1963-2018 - 55 years of Research for Social Change

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Message from the Director, Sarah Cook: New Year’s Greetings from Geneva, and Welcome to the First UNRISD E-Bulletin of 2014

28 Jan 2014

Message from the Director, Sarah Cook: New Year’s Greetings from Geneva, and Welcome to the First UNRISD E-Bulletin of 2014
UNRISD enters 2014 with a renewed sense of purpose and energy that comes from having celebrated its 50th anniversary with many colleagues, friends and supporters around the world – in person, online or in spirit. A highlight was Timo Voipio (Ministry of Foreign Affairs, Finland) leading his local choir in a special Finnish birthday song for UNRISD. We are grateful for all the sincere good wishes, positive feedback and constructive suggestions received from so many of you as we look to our future.

A number of activities throughout the year were designed to share the legacy of 50 years of research for social change. Visitors to our website will have noticed its new look and increased functionality, including a dramatically improved search engine to enable you to find items more easily in our vast database of publications. To guide you through this wealth of past and current research, a timeline has been created highlighting major strands of UNRISD work over half a century. We have also selected a number of our landmark publications since the 1960s, organized around the themes of social policy and inclusive development, gender and development, and sustainable development, and they are forthcoming in three e-volumes.

Reflecting on these "50 years of research for social change" raises fundamental concerns about the future of development, concerns that are reflected in the debates over a post-2015 agenda. The visible social costs and consequences of contemporary development paths, combined with environmental constraints, threaten progress towards more equitable and better-off societies in many parts of the world. A year ago, I noted the major concern that drove UNRISD’s founders – that the neglect of social questions would undermine the development project itself. While economic and social transformations over the past half-century have been profound, the same fundamental tensions between economic progress and the distribution of its costs and benefits remain an enduring policy challenge.

The past year has also been a time for reflection and debate about the role and value of different forms of research for addressing these issues within the United Nations system. Proposed reforms raised the prospect of the merger of a number of UN research and training institutions, including UNRISD, with the potential loss of autonomy and thus independence over research that UNRISD has enjoyed, and which is seen as core to its mandate. The proposal was strongly resisted by the Board of UNRISD, and we received support from many constituents, including importantly some of our key Member State donors. While the outcome of the wider process is still pending, the value of autonomous spaces for research has been reasserted, and the cost-effectiveness of small, voluntarily funded institutions such as UNRISD recognized. UNRISD thus enters 2014 with much greater certainty about its institutional future.

On the funding side, the situation is also positive. After a period of significant budget cuts, we have secured funding from Sweden, Switzerland and the Ford Foundation for a number of exciting new projects that will be continued or launched in 2014. We anticipate a year of expansion particularly in terms of research staff and activities, with processes to recruit Junior Professional staff supported by Germany and Switzerland currently under way.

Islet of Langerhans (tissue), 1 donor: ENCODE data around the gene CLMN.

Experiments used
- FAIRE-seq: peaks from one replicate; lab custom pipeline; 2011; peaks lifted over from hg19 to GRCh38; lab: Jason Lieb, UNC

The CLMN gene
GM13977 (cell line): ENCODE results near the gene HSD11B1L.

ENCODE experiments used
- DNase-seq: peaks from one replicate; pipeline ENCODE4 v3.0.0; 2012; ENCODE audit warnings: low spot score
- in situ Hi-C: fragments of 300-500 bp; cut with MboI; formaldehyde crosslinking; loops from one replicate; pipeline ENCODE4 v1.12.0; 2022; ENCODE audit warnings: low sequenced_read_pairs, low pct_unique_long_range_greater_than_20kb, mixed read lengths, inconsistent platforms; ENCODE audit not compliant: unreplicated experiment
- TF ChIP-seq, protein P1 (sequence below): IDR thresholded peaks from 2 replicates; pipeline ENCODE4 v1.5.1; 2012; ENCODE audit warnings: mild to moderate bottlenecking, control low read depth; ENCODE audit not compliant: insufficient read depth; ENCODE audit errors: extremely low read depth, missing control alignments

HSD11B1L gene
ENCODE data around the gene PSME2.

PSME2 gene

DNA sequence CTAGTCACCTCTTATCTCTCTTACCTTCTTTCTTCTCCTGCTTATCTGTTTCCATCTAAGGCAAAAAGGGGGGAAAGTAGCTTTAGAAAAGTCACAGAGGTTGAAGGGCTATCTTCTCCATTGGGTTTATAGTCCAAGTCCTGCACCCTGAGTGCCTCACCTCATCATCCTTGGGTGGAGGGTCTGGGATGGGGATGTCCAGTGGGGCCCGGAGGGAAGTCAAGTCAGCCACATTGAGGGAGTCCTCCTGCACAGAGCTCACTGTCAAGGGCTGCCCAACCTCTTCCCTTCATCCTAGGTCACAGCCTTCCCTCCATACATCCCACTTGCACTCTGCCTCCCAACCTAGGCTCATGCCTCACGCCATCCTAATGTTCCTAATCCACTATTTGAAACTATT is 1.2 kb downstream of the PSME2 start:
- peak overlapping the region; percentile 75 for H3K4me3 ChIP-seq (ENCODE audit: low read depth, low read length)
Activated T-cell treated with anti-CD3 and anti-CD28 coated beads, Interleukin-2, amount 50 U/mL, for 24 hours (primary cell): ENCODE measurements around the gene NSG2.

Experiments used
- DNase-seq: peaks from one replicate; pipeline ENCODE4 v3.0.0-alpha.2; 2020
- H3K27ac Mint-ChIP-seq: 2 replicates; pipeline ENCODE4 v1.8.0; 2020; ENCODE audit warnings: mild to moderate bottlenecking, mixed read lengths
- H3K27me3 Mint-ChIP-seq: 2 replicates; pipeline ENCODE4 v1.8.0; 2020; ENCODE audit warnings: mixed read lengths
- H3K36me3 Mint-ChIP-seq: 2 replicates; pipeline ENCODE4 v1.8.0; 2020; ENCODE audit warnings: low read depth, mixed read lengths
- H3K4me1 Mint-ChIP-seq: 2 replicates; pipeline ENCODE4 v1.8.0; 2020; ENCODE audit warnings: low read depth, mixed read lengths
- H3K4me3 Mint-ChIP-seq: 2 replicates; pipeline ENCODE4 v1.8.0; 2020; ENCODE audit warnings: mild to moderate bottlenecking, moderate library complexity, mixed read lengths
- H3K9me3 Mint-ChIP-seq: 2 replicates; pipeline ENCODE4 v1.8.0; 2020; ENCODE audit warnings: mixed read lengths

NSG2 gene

Research on the politics of domestic resource mobilization is in progress in a number of countries and already generating interesting findings showing the political nature of fiscal policies and the need to factor processes of social mobilization and negotiation into the analysis of domestic resource mobilization strategies. A major inquiry into social and solidarity economy has shed light on the potential and limits of socially oriented, cooperative or solidaristic forms of enterprise for the economic and political empowerment of informal economy workers and small producers. A conference co-hosted with the ILO served to raise the visibility of these forms of economic organizations across the UN and led to the establishment of a United Nations inter-agency task force currently coordinated by UNRISD. The gender programme continues to expand with field work on processes of claims-making for gender equality policies beginning in India, China and Indonesia. This comparative research project seeks to understand the factors and conditions under which state and non-state actors can effectively trigger and influence policy change. Finally, research on new directions in social policy will be launched with a workshop in April. This research aims to critically appraise policies and programmes in developing countries that appear to be expanding beyond narrow or targeted approaches to social protection, potentially creating new social contracts or welfare systems that may offer more sustainable policies for social development.

We look forward to working with you over the coming year – in continuing to produce innovative and policy-relevant research findings, in framing debates and shaping policies, and in creating a better understanding of policy implementation, in order to generate processes of change that are transformative, equitable and sustainable.



This article reflects the views of the author(s) and does not necessarily represent those of the United Nations Research Institute for Social Development.